The Mercury provides news and fun every single day—but your help is essential. If you believe Portland benefits from smart, local journalism and arts coverage, please consider making a small monthly contribution, because without you, there is no us. Thanks for your support!

Good Morning, Portland! Thank god that leap day witchcraft is over. Let's get into the news.

• Oregon's Senate could take up HB 4002—a state bill that would, among other things and as an attempt to augment Measure 110, make possession of small amounts of drugs a crime in Oregon again—as soon as today. The House passed the bill Thursday by a wide margin, and it is expected to fly through the Senate with similar speed and onto Gov. Tina Kotek's desk.

The Oregonian reports the first major act of Gov. Kotek's Central City Task Force 90-day emergency plan—which seeks to address obvious fentanyl use in the city's downtown core—is a 30-day exemption on Oregon's bottle recycling requirements for two downtown Portland retailers. The monthlong exemption will allow the Safeway on SW10th and the Plaid Pantry a block away, on SW 11th, to temporarily not redeem bottles and cans for ten cents apiece, as part of the state's recycling program. Though it worth noting that requirement already allowed the stores to only redeem between 25-50 items per person, per day. So... the first major act of Gov. Kotek's Central City Task Force 90-day emergency plan is to see to it that people can't redeem cans for at most $5 a day at two locations downtown. Cool.

• On February 27, Portlanders gathered to mourn the death of Nex Benedict, a non-binary youth from Owasso, Oklahoma who died on February 8, the day after being assaulted by classmates at their high school. Earlier that day, City of Owasso police had walked back an initial statement that Benedict didn't die as a result of trauma, telling NBC News the medical examiner's office hadn't ruled out the fight as a possible cause or contributor in the youth's death. Basic Rights Oregon recently released a guide for Oregonians to find resources and honor Benedict in the wake of the teen's death.

• Damian Lillard told Sports Illustrated that he misses Portland.

• It's a banner year for nipple play in the Rose City. Yes, the results of the Mercury's 2024 Sex Survey are in. This year, a whopping 1,477 people filled it out and 55 percent of those people tweak the nip.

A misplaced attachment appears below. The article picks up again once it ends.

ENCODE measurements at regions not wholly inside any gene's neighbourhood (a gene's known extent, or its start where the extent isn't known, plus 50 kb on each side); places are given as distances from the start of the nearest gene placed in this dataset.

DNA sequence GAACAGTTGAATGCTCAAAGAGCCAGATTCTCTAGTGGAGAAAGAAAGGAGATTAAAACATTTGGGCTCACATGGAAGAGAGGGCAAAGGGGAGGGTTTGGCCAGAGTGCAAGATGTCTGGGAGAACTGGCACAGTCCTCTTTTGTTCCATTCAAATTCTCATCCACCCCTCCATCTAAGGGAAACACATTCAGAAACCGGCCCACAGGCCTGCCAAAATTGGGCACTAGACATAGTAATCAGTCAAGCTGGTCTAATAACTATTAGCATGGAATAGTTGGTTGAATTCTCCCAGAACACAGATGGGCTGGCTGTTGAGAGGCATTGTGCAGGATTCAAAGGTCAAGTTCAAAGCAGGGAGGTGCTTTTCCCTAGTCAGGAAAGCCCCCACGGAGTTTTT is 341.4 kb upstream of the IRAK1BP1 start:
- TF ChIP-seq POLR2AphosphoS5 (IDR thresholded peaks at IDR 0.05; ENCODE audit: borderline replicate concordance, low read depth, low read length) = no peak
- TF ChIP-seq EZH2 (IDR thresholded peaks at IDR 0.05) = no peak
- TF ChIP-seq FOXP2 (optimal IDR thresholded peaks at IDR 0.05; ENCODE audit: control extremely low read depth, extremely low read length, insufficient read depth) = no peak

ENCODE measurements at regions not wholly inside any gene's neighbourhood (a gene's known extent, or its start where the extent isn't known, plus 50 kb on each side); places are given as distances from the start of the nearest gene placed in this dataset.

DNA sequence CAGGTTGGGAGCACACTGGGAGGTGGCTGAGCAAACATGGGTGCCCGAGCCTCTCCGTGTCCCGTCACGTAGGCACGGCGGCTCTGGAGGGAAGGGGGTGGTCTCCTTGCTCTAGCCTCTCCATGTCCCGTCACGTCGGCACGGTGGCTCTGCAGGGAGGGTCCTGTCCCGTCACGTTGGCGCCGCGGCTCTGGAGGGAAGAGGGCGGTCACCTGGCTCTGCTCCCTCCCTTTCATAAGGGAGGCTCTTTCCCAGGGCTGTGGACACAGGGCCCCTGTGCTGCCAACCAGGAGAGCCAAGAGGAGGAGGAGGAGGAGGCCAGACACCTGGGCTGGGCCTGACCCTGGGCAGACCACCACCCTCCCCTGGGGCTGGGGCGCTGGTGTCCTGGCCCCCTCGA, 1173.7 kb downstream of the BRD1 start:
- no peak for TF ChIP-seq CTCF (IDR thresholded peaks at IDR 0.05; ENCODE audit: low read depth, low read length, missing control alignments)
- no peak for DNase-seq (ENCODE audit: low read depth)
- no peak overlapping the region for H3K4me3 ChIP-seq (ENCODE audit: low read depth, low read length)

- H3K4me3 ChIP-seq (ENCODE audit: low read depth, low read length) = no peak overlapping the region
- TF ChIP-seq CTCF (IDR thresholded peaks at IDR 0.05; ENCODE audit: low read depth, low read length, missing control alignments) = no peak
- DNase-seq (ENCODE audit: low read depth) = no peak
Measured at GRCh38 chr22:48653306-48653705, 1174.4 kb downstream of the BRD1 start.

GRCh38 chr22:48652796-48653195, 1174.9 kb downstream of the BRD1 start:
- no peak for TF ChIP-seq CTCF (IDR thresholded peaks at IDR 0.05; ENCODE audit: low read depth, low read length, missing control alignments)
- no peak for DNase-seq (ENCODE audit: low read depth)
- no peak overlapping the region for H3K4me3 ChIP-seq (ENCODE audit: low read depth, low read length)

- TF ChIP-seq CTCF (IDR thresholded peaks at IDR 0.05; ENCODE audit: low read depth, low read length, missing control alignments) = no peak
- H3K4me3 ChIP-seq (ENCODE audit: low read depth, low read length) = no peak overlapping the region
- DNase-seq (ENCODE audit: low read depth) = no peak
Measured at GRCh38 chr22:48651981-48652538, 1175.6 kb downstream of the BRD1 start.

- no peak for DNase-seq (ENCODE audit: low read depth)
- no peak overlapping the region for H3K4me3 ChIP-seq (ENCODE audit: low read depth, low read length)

• Your Friday morning ticket drop is arriving shortly and our Portland Mercury EverOut calendar team has drawn up a list of shows hitting the streets. Of note: Ty Segall at Star Theater and Perfume Genius and Les Savy Fav at Revolution Hall (separately, though I would support such a co-headline).

• Nature's most beloved little pornography festival of erotic shorts the HUMP! Film Festival begins screening in Portland this weekend. In some sort of sexy post-pandemic surge of sensual movie-making, the fest received so many submissions this year that our practiced and worldly porno judges split the showings into two delectable bites. (We're appear to be doing a Dune thing.) HUMP! 2024: Part One screens for the next few weekends at Revolution Hall—then expect the massive, crushing, throbbing Part Two this fall. Get your tickets here!

• Speaking of Dune: Part Two, that extremely NOT SHORT (166 minutes) movie also officially opens today—read our review here.

• The Supreme Court has agreed to hear arguments in late April, regarding the legality of “presidential immunity from criminal prosecution,” which could impact Trump’s ability to run for president again, but until then... some states find themselves tasked with deciding whether to allow him on the ballot right now.

• Trump has been mentioning to his advisors that he likes the idea of a 16-week national abortion ban. While he supports exceptions for situations of rape, incest, and where the life of the person carrying the child is endangered by the pregnancy, reporting suggests that those exceptions are rarely granted.

• Meanwhile in Alabama, lawmakers have rushed to twist up some legislation, ensuring patients' ability to use in vitro fertilization services remains protected despite the state's supreme court ruling to treat frozen embryos as "extrauterine children." Associated Press reports that the lawmakers' approach is to "shield providers from prosecution and civil lawsuits" rather than address the inherent contradictions of embryo personhood.

• Male whales fucking? Hell yeah. Get these two bad bois a selfie stick so they can submit a video to HUMP! 2025, amirite?

CVS and Walgreens will begin carrying tightly-regulated Mifepristone in their New York, Pennsylvania, Massachusetts, California, and Illinois stores before gradually expanding to other states where abortion is still allowed by law. Mifepristone is part of a two-drug series of medications people take to end pregnancies. The other drug—Misoprostol has never been as tightly restricted and is already easily obtained in many pharmacies.

• In times of trouble, I turn to Young Sheldon. He has no understanding of my existence, but his omnipresence is my constant as I traverse linear time.